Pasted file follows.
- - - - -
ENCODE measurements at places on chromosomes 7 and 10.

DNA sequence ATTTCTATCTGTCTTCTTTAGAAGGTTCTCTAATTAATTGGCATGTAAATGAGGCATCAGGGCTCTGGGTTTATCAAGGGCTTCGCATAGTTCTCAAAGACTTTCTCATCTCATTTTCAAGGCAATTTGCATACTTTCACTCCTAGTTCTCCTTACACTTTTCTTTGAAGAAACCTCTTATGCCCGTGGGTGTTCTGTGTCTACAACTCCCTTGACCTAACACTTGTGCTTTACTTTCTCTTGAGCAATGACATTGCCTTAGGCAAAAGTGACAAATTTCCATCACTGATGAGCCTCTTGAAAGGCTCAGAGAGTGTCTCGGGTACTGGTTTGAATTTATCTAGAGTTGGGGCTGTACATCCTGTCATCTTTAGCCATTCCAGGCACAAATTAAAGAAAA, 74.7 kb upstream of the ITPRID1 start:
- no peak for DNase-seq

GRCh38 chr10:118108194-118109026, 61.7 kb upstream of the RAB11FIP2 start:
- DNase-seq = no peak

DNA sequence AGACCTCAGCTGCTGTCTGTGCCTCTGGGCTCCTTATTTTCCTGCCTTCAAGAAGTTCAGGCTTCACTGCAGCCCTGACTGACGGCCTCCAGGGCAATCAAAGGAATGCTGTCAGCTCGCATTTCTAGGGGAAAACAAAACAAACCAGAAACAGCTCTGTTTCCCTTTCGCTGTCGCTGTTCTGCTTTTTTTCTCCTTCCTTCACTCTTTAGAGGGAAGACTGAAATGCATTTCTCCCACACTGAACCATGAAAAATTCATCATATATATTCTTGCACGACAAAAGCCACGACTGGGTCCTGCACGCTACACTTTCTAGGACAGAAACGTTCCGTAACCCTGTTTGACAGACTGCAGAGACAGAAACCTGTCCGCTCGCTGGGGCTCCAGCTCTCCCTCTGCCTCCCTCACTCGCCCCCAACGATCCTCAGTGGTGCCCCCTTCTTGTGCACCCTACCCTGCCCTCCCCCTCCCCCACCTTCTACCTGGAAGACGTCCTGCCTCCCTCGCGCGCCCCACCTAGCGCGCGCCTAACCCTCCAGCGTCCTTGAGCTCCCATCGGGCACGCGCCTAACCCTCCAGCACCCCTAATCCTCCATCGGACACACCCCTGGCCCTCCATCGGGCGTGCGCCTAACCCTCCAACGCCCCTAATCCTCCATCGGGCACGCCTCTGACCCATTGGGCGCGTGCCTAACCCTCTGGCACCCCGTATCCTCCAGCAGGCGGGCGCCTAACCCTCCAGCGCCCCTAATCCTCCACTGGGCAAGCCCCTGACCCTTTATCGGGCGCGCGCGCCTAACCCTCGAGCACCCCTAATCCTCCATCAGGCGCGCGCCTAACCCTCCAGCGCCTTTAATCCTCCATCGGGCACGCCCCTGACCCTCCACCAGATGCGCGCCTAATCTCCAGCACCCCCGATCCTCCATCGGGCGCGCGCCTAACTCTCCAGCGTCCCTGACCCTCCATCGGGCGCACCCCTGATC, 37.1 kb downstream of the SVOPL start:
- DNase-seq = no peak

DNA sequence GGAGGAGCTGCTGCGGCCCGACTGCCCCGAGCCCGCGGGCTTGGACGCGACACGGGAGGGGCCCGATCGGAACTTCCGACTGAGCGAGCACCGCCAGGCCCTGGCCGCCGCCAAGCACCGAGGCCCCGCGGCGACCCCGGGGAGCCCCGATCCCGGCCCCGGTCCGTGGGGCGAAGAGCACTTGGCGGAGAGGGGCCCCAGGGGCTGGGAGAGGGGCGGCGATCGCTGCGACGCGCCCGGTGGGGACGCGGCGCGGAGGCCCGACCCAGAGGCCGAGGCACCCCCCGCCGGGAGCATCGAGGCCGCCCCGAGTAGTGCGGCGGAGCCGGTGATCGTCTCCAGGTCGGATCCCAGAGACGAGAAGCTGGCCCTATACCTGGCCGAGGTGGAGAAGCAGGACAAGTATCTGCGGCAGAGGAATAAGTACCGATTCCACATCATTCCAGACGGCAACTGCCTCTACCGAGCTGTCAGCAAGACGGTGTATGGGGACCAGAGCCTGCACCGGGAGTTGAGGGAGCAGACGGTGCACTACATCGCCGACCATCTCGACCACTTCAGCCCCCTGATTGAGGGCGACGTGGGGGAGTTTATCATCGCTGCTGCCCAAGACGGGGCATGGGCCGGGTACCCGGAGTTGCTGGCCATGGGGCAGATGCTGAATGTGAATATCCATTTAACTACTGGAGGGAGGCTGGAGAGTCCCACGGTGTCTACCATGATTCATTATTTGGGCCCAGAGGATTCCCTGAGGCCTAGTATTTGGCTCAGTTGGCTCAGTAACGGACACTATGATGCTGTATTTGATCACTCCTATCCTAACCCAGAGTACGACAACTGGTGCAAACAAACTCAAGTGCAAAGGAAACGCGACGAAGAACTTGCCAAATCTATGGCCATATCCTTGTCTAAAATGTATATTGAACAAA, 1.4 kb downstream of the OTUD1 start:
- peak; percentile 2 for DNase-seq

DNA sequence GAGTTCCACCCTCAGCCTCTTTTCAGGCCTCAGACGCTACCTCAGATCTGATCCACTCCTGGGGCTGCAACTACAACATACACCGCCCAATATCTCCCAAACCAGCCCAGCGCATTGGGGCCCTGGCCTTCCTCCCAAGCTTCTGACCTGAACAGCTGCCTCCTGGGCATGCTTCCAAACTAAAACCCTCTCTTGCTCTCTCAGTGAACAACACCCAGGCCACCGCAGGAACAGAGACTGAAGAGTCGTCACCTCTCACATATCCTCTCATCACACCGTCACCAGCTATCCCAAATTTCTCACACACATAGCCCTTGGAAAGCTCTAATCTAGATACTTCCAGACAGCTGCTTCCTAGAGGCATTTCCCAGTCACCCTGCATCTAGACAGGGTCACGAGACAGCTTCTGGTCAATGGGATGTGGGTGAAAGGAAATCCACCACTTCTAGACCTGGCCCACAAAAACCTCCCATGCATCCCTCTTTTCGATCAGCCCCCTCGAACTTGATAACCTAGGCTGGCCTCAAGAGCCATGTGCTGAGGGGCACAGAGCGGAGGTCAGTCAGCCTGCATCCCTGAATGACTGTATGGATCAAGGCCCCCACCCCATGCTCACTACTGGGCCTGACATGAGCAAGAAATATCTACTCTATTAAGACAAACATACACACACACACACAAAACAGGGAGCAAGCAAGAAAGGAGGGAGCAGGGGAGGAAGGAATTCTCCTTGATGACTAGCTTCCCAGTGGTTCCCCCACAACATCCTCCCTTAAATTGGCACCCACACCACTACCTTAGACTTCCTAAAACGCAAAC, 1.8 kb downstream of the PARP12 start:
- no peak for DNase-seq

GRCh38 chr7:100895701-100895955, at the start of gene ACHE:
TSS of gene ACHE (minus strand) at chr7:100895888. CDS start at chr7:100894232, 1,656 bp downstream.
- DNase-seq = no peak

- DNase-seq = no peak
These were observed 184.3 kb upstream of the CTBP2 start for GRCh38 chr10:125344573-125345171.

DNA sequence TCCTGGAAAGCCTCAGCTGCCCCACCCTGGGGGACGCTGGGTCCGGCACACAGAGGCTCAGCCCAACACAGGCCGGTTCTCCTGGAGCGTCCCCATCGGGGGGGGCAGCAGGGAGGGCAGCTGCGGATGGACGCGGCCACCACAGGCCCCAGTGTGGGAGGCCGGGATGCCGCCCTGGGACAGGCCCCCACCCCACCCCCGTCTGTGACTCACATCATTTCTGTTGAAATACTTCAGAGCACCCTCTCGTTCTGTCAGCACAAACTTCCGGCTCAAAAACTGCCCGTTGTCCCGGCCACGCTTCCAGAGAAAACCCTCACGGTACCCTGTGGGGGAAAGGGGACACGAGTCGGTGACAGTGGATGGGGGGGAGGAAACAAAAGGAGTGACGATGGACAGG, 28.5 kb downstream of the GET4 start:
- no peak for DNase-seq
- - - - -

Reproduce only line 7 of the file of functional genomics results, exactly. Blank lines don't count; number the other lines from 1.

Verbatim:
- DNase-seq = no peak